Artifacts found in ancient city of Smyrna on display in İzmir
Unearthed from the Smyrna Agora and excavations near the city center, the artifacts shed light on the history of İzmir.
Other artifacts dug out in the excavations, which have been ongoing for nearly a year, will be exhibited for history and art enthusiasts once the restoration and conservation processes end.
The restoration process for the Satyr relief, one of the most significant archeological finds of 2020, has been completed as well.
The exhibition will expand further with findings from other excavations, İzmir Archeology Museum Director Hünkar Keser told the state-run Anadolu Agency.
Akın Ersoy, an academic at İzmir Katip Çelebi University and the head of the excavation committee, said three of the artifacts dated back to the Roman period.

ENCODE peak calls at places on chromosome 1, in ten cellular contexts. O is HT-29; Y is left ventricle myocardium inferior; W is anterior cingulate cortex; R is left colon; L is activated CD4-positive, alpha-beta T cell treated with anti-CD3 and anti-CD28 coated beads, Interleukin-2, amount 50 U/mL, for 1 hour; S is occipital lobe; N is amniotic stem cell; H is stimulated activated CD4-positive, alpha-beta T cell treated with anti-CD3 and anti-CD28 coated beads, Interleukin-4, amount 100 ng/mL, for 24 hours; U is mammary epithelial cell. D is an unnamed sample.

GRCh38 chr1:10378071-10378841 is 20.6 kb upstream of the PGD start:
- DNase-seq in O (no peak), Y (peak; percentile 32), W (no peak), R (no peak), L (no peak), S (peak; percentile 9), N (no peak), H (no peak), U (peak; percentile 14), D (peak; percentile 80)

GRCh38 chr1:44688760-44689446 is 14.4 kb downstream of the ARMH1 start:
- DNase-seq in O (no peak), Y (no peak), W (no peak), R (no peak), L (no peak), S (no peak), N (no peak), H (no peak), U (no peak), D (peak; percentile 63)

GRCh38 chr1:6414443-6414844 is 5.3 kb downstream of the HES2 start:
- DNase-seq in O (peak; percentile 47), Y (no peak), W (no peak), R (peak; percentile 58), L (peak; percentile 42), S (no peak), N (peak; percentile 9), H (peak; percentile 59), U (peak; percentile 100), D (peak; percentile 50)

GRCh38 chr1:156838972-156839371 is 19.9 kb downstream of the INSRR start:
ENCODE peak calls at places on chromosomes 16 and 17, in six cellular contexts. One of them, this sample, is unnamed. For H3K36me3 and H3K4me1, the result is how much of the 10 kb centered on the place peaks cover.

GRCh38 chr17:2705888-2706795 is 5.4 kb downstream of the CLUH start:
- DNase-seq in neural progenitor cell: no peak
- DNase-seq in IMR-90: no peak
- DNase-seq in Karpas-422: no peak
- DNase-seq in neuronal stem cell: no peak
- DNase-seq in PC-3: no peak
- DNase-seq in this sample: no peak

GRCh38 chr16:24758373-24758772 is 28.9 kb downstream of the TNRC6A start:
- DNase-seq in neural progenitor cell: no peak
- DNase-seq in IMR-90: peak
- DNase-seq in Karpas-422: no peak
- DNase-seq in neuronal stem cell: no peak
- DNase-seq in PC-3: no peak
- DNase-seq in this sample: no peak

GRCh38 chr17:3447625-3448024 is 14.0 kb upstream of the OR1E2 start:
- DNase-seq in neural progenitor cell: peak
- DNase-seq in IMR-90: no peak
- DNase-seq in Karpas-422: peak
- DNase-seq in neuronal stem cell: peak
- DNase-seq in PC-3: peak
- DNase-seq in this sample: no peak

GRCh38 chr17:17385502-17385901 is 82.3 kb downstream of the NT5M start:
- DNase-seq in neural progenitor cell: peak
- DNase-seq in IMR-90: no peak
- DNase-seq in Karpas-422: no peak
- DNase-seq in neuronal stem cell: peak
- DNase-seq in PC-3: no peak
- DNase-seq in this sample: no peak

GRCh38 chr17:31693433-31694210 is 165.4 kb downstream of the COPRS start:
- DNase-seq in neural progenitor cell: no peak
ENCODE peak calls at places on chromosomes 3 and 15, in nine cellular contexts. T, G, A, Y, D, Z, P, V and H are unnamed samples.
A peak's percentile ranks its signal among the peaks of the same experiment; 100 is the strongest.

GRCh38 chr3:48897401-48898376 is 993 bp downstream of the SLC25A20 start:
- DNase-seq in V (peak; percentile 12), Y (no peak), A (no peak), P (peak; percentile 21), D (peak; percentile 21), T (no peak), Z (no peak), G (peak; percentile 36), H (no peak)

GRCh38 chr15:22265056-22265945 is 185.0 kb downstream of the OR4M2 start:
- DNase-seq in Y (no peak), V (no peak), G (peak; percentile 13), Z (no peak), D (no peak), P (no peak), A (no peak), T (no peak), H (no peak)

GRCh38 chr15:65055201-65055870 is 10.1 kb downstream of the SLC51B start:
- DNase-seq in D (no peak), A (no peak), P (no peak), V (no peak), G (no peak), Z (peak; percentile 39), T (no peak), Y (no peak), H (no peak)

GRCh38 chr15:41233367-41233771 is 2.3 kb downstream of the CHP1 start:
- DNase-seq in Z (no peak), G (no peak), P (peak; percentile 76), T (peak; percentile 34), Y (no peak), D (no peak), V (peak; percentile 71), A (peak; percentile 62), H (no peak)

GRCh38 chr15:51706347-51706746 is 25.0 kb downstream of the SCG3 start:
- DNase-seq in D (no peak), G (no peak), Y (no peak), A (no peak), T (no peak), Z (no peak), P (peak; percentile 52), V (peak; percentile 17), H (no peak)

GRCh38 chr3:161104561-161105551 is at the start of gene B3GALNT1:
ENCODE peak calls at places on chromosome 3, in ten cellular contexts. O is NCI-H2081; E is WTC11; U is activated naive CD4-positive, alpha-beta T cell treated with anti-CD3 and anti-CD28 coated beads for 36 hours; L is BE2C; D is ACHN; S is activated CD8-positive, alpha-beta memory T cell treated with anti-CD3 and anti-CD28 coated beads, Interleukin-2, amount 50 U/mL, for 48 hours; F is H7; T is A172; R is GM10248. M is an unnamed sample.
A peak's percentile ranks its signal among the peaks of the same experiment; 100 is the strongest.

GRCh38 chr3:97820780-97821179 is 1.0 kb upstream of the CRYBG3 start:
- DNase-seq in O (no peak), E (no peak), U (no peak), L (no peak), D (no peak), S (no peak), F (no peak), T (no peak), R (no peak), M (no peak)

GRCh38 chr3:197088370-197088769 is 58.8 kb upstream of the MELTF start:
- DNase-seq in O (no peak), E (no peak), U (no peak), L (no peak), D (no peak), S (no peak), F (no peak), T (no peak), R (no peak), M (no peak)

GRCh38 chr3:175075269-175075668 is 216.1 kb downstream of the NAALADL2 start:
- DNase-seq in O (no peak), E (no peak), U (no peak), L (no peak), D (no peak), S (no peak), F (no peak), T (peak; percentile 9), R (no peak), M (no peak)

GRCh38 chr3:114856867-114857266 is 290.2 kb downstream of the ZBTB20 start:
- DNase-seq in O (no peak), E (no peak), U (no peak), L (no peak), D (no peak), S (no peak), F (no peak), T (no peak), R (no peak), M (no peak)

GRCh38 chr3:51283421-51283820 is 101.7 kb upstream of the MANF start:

“We will exhibit the artifacts dating back to the second century, which marks one of the brightest eras for the history of Izmir,” he said. “They will be presented to visitors for the first time in the 14-year-long excavations.”
He said the Satyr relief depicted the rituals related to Dionysius, a Greek god associated with the protection of theaters.
“We found the Satyr relief during the stage excavations,” Ersoy said. “The relief, which was brought from Thasos Island and carved in Anatolian lands, is of historical importance connecting the two sides of the Aegean.”